Why Does Battery Corrosion Occur?

Science! Corrosion is induced by a chemical reaction that occurs as hydrogen gas builds up inside a battery and eventually has to escape. With age and other conditions such as humidity, batteries (particularly alkaline batteries) have a tendency to leak. The insulating seals will break as the gas pressure forces the battery walls to expand. When the seals on batteries fail, they emit not only hydrogen but also potassium hydroxide. The true cause of the white powder you’ve noticed from time to time is potassium hydroxide, which formed when it reacts with air.

Corrosion is particularly common in non-rechargeable, single-use alkaline batteries, which degrade over time.

Although rechargeable batteries are less likely to fail, they do have the potential to leak and cause minor damage.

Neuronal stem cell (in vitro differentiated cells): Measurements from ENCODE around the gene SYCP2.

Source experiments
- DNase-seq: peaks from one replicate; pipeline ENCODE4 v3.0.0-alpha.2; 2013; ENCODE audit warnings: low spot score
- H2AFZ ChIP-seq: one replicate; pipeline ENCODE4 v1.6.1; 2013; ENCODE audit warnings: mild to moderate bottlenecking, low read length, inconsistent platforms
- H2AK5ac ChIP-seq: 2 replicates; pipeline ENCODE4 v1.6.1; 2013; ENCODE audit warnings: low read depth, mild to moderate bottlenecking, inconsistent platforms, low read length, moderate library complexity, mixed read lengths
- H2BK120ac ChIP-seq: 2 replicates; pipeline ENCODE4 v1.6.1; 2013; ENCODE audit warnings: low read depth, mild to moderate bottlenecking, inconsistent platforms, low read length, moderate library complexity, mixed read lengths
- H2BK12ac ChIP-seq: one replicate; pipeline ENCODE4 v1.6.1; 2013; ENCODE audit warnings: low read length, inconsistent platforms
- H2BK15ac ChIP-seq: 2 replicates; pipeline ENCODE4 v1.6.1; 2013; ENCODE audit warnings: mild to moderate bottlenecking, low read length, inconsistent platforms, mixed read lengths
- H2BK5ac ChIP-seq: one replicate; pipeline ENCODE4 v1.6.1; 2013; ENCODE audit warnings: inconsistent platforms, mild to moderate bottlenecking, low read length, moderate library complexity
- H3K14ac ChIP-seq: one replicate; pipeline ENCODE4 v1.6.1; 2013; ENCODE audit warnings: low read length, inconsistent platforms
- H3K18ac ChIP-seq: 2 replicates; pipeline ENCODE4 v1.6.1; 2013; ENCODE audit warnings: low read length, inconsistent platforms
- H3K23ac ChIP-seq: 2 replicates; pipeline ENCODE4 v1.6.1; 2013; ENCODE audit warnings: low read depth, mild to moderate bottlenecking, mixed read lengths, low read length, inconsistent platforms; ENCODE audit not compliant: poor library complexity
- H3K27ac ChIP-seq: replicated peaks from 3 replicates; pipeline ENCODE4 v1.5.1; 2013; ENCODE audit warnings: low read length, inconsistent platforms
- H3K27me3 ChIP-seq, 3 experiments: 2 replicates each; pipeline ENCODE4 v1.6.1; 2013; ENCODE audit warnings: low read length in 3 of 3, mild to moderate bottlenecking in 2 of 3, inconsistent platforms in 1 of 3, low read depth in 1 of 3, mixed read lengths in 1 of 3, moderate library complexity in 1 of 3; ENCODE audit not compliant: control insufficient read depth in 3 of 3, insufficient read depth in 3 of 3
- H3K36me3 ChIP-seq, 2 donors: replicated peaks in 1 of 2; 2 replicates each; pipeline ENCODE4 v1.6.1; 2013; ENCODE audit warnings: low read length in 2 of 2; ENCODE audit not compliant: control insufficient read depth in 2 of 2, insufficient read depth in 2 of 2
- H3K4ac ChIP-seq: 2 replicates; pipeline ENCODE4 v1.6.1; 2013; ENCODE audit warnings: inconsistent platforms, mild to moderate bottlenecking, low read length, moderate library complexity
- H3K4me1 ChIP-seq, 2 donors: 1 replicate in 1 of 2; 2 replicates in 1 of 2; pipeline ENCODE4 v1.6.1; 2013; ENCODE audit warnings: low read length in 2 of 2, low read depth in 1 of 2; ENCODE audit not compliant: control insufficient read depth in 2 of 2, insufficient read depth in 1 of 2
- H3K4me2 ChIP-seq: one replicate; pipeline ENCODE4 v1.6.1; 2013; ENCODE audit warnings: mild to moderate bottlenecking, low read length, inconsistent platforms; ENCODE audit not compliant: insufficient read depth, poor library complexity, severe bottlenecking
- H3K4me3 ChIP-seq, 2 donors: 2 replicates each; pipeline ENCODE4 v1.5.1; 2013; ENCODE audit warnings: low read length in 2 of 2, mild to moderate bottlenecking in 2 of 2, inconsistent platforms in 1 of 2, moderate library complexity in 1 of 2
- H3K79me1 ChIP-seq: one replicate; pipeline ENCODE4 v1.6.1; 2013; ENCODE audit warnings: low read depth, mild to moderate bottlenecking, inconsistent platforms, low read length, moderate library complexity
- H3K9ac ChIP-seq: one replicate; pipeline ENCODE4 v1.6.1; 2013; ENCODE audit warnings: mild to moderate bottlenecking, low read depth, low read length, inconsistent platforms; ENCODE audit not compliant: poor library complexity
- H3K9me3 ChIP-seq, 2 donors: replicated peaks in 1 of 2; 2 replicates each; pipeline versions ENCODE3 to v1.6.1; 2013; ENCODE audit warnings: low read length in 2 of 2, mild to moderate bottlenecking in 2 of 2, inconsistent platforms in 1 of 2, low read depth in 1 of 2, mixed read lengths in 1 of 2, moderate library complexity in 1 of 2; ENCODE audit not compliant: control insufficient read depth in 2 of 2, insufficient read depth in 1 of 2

Rechargeable batteries are less likely to fail, but they can leak and cause minor corrosion; overcharging or reverse charging are the most typical causes of failure.

Lithium-ion batteries have a tendency to expand. When this occurs, the consequences are hazardous, and the materials must be handled with caution.

Corrosion isn’t a death sentence for your device, but it can prevent your tool or toy from receiving a charge from any new batteries you try to use if left untreated. Cleaning the corrosion aids in the establishment of effective contact points.

Rechargeable batteries are less likely to fail, but they can leak and cause minor corrosion; overcharging or reverse charging are the most typical causes of failure.

Lithium-ion batteries have a tendency to expand. When this occurs, the consequences are hazardous, and the materials must be handled with caution.

Corrosion isn’t a death sentence for your device, but it can prevent your tool or toy from receiving a charge from any new batteries you try to use if left untreated. Cleaning the corrosion aids in the establishment of effective contact points.